Monday, 27 April 2009

Lev Manovich discusses the icons of memesis

In an article entitled: 'Reality' effects in computer animation, Lev Manovich discusses what he calls, the icons of memesis.

To suggest the idea of progress of computer graphics towards realism, researchers privilege particular subjects that culturally connote the mastery of mimetic representation.

Historically, the idea of mimesis has been connected with the success in illusionistic representation of certain subjects. The original episode in the history of Western painting is the story of the competition of Zeuxis and Parrhasiuss. The grapes painted by Zeuxis symbolise his skill to create living nature out of inanimate matter of paint. Further examples in the history of art include the celebration of the mimetic skill of those painters who were able to simulate another symbol of living nature - the human flesh.

While the painting tradition had its own iconography of subjects connoting mimesis, moving image media relies on a different set of subjects. Steven Neale (1985) describes how early film demonstrated its authenticity by representing moving nature:

"What was lacking [in photographs] was the wind, the very index of real,
natural movement. Hence the obsessive contemporary fascination, not just with movement, not just with scale, but also with waves and sea spray, with smoke and spray".

Computer graphics researchers resort to similar subjects to signify the realism of animation.

This search for realism is associated more with 3D animation than 2D animation; as there seems to be a quest for more and more realism
within 3D, whereas within 2D there is more of a blend of traditional and digital skills. This perpetual pursuit for realism within 3D, doesn't always work with the viewer as they can feel unnerved by this ultra realism within animation, edging towards the perverse feeling within the 'uncanny valley'. Beowulf (2007) has been attributed with this phenomenon, as the prominent actors, such as Anthony Hopkins, Angelina Jolie and Ray Winstone have been emulated through 3D animations with the use of Motion Capture. There is a debate as to whether some animators consider Motion Capture as 'animation', and a big debate as to whether this animation is ultra realistic or not. Half of a group of students who went to see this film at imax, thought it was absolutely amazing and half thought it was awful. Some thought that although the CGI was realistic, it was also soulless. There was confusion with the realism and the awkwardness of the 'acting'. As the characters were so realistic, more was expected of the 'acting', and this was why they interpreted the characters as impassive and wooden - because their expectations were higher due to the animation being closer to reality than they are accustomed to. Ultimately, this led to an element of disorientation when viewing the animation.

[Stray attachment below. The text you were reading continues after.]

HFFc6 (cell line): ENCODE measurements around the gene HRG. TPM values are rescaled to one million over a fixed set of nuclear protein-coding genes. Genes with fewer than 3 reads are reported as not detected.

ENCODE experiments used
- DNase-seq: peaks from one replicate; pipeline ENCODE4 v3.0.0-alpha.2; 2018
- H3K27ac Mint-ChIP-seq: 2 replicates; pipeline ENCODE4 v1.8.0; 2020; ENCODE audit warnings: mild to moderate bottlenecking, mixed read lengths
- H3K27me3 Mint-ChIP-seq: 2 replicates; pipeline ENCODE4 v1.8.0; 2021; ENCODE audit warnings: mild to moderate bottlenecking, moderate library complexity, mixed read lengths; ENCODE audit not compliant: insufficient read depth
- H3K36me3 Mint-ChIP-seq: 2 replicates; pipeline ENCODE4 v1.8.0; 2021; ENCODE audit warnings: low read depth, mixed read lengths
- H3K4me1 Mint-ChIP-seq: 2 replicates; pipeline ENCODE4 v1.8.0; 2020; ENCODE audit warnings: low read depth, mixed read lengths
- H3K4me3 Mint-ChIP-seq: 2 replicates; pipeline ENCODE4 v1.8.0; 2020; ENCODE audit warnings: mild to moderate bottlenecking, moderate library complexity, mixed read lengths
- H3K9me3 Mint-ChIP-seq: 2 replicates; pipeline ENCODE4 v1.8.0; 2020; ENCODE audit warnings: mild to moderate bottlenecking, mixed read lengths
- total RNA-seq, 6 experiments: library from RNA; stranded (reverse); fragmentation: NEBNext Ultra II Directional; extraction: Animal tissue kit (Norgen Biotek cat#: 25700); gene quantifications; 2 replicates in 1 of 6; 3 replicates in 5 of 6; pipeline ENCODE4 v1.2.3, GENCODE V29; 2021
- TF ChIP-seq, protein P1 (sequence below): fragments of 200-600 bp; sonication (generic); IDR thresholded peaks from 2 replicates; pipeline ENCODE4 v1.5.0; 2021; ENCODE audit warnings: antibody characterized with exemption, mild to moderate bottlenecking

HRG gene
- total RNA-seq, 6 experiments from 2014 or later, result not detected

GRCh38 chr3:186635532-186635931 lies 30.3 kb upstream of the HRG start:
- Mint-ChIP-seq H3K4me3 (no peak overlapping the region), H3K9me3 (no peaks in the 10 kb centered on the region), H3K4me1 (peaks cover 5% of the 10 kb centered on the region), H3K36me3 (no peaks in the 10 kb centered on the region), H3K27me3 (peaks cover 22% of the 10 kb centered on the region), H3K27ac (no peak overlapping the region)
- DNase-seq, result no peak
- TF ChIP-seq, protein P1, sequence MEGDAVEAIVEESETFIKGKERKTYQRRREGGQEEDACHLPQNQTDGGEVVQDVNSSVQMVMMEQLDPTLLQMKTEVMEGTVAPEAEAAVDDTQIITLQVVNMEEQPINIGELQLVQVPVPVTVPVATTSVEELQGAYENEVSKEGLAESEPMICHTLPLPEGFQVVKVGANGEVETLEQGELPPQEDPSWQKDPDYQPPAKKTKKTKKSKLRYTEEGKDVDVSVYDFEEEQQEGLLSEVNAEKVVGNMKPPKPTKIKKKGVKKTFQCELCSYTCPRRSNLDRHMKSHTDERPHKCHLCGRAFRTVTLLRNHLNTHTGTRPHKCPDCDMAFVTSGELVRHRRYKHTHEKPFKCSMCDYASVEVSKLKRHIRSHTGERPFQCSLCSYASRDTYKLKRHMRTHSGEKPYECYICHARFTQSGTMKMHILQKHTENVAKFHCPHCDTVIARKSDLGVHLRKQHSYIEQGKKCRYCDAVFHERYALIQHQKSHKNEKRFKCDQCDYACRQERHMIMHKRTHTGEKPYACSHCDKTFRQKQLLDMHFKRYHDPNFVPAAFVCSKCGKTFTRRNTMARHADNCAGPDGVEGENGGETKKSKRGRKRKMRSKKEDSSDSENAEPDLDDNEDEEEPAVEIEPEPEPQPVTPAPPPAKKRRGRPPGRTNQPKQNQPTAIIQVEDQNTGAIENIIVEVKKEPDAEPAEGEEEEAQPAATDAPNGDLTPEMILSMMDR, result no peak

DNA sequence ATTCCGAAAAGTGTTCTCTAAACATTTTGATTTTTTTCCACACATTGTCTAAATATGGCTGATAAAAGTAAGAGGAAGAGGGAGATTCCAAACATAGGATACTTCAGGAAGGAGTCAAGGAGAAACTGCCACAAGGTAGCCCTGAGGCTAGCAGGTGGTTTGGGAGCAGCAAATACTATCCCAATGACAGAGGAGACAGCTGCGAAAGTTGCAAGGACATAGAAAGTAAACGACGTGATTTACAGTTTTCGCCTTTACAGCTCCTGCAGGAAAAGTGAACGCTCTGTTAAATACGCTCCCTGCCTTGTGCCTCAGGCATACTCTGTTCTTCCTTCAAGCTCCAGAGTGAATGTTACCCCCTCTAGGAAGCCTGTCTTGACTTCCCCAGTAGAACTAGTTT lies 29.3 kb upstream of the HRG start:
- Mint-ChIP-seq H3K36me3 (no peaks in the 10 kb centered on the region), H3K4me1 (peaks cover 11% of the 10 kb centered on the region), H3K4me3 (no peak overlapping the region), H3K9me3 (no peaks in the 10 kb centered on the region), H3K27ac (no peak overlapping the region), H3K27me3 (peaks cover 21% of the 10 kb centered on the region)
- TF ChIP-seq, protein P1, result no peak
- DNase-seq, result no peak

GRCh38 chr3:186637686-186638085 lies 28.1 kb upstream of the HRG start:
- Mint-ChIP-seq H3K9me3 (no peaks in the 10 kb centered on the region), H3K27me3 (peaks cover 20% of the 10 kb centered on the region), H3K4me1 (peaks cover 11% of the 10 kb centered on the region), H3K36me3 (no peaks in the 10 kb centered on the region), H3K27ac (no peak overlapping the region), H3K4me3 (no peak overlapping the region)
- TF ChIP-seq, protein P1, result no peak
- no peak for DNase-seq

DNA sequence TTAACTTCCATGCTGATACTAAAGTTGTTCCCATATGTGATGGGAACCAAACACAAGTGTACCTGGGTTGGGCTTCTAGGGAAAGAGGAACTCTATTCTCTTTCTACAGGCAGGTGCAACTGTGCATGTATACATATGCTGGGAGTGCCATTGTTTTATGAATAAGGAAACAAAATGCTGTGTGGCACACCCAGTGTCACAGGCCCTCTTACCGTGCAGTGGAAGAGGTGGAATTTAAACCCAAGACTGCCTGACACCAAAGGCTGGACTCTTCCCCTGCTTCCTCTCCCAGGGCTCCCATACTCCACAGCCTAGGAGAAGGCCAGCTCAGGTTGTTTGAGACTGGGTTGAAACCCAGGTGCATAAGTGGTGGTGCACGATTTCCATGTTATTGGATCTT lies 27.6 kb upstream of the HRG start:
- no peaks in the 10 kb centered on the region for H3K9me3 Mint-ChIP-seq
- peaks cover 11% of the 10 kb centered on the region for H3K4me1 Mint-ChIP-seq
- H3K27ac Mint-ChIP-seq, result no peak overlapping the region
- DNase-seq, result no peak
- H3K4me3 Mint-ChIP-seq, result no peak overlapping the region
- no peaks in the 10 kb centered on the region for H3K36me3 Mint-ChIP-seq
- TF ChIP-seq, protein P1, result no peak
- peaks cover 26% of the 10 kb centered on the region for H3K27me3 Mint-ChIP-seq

I do not agree with the concept that Motion Capture is not animation, because the animators work tremendously hard on animating into the captured footage in order to achieve the final product, but I have to agree that the characters do come across as soulless. The human attribute that is so elusive...... the spirit of the individual will continue to be problematic for the animators to capture, whilst attempting to create this sought after hyper realism.

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